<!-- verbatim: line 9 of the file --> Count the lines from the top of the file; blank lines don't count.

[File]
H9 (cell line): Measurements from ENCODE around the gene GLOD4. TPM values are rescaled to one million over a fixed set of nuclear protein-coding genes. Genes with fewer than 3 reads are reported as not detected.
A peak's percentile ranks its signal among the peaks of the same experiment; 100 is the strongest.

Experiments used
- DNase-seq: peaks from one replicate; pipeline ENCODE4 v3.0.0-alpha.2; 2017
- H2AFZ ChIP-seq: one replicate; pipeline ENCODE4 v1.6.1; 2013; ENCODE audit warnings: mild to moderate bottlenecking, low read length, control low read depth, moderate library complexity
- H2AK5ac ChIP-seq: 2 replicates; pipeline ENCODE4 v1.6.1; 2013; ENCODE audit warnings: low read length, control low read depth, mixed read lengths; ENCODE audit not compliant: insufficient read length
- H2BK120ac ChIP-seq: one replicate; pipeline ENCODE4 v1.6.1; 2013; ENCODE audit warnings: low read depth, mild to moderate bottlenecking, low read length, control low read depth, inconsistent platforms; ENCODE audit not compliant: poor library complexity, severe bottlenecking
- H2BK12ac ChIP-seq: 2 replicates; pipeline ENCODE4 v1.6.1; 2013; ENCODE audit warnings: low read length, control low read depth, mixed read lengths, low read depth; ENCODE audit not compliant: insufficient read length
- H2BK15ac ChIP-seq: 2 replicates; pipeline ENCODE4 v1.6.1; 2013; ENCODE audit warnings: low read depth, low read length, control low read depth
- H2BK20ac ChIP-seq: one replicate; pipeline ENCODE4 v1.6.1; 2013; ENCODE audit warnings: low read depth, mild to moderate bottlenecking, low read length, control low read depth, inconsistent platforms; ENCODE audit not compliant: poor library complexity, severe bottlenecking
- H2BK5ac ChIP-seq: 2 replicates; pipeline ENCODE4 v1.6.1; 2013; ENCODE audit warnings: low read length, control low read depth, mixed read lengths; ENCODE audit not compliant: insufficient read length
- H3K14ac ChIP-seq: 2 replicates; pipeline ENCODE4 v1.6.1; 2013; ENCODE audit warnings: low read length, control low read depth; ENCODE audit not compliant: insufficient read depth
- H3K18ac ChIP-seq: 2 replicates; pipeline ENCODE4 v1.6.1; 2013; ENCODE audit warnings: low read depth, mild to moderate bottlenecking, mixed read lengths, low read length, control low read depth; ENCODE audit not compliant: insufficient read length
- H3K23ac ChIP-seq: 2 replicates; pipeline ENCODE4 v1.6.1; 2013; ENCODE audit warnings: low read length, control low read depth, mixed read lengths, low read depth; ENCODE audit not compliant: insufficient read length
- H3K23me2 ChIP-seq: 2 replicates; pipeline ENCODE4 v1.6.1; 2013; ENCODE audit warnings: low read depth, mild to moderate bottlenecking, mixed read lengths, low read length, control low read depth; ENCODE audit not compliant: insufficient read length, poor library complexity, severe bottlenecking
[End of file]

- H2BK15ac ChIP-seq: 2 replicates; pipeline ENCODE4 v1.6.1; 2013; ENCODE audit warnings: low read depth, low read length, control low read depth